Data science doesn't mean anything that specific yet. It's best not to lead the discussion (as I am doing right now) to a discussion about the word, what qualifies as data science.
My modest exposure to machine learning at the professional level gives me impression that the "real experts" combine a strong mathematical understanding, long experience and some good rules of thumb to perform better than a grad student shooting in the dark, if they happen to perform better.
Oddly enough, all articles about how hard it is to become a "real data scientist" gives the impression that however much expertise is involved, that expertise isn't the codified understanding that is "real science" - even a physics undergraduate does real physics because scientists, physics codified their methods.
Maybe "data science" can become science. But suspect that what will become scientific is the understand of whatever entity is producing the data. Which isn't to discount the learning of experts here but simply to note that compendiums of rules-of-thumb and feelings indicate what Thomas Kuhn might a pre-scientific field.
Good article, nevertheless.
I worry about this, since I travel frequently. Then again, I also worry about plane crashes. I think both are probably irrational, but having plans is what keeps the boogeyman away at night, so here's mine:
1) Remain polite and professional.
2) Decline to consent to any search. Comply with officers' demands that they tell me I'm legally required to comply with. Ask for that demand to be produced in writing. I'm willing to wait for a supervisor while they figure out how to do that, even if it means I miss my flight. I will get a receipt and/or report number and/or some other official written record of the incident if any seizure, including seizure of information, takes place.
3) Immediately after reaching my destination, file written grievances with any and all responsible agencies. They must have a spreadsheet tracking passenger complaints somewhere. Let's increment that while having someone commit, on paper, to a version of events of what happened and a legal rationale to why that was justified. This will only cost me a bit of time and money, and I have lots of time and money, but it has heavily asymmetric payoff in the event of a lawsuit or PR battle.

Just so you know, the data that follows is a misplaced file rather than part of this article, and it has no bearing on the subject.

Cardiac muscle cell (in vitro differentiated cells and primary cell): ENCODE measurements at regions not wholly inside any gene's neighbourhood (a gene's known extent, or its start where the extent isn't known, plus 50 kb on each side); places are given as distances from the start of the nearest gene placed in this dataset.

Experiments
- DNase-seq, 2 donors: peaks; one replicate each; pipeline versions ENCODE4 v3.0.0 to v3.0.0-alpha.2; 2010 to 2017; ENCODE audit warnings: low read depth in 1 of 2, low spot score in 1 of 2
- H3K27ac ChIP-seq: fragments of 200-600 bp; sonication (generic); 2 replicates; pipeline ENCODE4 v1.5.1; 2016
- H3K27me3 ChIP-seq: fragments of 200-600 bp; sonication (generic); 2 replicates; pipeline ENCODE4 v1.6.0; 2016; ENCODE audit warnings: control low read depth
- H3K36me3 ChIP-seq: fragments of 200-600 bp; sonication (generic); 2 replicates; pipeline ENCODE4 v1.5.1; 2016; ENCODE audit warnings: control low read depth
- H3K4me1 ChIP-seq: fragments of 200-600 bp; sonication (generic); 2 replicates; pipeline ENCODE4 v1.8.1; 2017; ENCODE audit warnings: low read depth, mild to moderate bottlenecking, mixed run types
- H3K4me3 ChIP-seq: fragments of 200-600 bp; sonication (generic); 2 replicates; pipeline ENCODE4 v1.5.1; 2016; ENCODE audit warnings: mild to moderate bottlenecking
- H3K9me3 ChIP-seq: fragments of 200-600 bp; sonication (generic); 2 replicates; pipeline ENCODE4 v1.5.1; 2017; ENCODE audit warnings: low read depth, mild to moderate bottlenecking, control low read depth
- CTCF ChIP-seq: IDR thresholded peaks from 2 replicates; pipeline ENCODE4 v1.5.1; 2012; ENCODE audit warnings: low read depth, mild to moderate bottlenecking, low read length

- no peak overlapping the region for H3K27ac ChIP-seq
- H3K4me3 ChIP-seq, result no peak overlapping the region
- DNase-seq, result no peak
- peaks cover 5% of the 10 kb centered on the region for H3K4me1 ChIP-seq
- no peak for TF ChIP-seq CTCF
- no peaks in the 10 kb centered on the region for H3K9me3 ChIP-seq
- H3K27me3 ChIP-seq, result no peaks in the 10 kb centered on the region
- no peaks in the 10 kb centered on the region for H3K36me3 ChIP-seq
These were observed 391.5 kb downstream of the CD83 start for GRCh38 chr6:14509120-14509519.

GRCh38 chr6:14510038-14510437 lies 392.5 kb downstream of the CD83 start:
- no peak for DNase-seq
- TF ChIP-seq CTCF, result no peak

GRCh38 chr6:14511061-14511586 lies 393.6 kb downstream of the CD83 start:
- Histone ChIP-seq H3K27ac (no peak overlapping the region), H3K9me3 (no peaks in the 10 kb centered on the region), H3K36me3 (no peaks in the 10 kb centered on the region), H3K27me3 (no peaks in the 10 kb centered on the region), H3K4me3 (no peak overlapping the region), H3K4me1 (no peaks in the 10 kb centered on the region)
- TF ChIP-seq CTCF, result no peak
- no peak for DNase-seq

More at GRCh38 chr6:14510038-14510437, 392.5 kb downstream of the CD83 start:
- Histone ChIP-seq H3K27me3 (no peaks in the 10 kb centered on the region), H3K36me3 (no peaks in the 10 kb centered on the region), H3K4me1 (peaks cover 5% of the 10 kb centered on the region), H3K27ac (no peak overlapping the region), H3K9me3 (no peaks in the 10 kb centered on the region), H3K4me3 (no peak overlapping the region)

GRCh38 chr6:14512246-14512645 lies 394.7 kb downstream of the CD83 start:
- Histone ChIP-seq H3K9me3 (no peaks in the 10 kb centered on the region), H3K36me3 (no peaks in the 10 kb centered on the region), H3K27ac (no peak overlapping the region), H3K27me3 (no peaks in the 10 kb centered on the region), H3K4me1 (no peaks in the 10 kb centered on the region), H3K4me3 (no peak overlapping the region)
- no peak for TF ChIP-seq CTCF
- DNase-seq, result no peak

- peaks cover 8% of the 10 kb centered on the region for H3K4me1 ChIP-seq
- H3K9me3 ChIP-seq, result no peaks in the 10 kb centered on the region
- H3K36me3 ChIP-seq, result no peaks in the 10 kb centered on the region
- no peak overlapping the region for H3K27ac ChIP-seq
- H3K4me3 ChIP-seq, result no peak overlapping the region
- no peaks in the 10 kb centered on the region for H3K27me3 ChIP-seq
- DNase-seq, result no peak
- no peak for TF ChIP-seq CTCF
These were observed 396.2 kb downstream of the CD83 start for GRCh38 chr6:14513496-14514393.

But honestly? Mathematically, I'm much, much more at risk of getting mugged in Chicago on my way home from the airport than getting held up by Customs. I don't exactly live in fear of muggings but I take sensible precautions like e.g. backing up my data, making sure that I can turn a factory-new laptop into a working dev environment within a day, and carrying insurance. I'm pretty sure most of these still work even if I happen to lose a laptop to Customs rather than to a mugger.
This news is absolutely terrifying to me.
Edit: I wrote this as a quick knee-jerk without much thought, and now that I read it again I see the sad irony. This is being done to prevent terror? Someone needs to do a risk/reward analysis here...
Edit 2: I appreciate everyone offering up solutions here, but really the only solution would be either to not go, or to not carry any devices at all. Encryption can't prevent me from being detained and my property from being confiscated. Given that the issue here is a violation of personal space rather than one of having something to hide, encryption will only increase the impact which such an event would have on my wife and me. If such an event were to occur and I was using strong encryption to protect my data, I'd be asked for any encryption keys, detained for much longer, and if I refused to cooperate in any way I'd have my things permanently confiscated and face refusal of entry.
If I find myself in this situation, I'll be looking to minimize impact. I'll cooperate while trying as best as I can not to compromise my values, and then raise hell after the fact.
I don't know the facts here so I'm not implying anything in this specific case, but I like to remember that the terminology we use drastically shapes our thinking.
Historically, white New Zealanders thought of New Zealand as "Better Britain". This basically meant doing anything  and everything  to please the "Mother Country". Now that the USA is the dominant superpower, this means things like raiding Kim Dotcom's mansion or providing land for a spy base. 
 http://en.wikipedia.org/wiki/Gallipoli_Campaign http://www.teara.govt.nz/en/the-new-zealanders/page-8 http://en.wikipedia.org/wiki/Waihopai_Station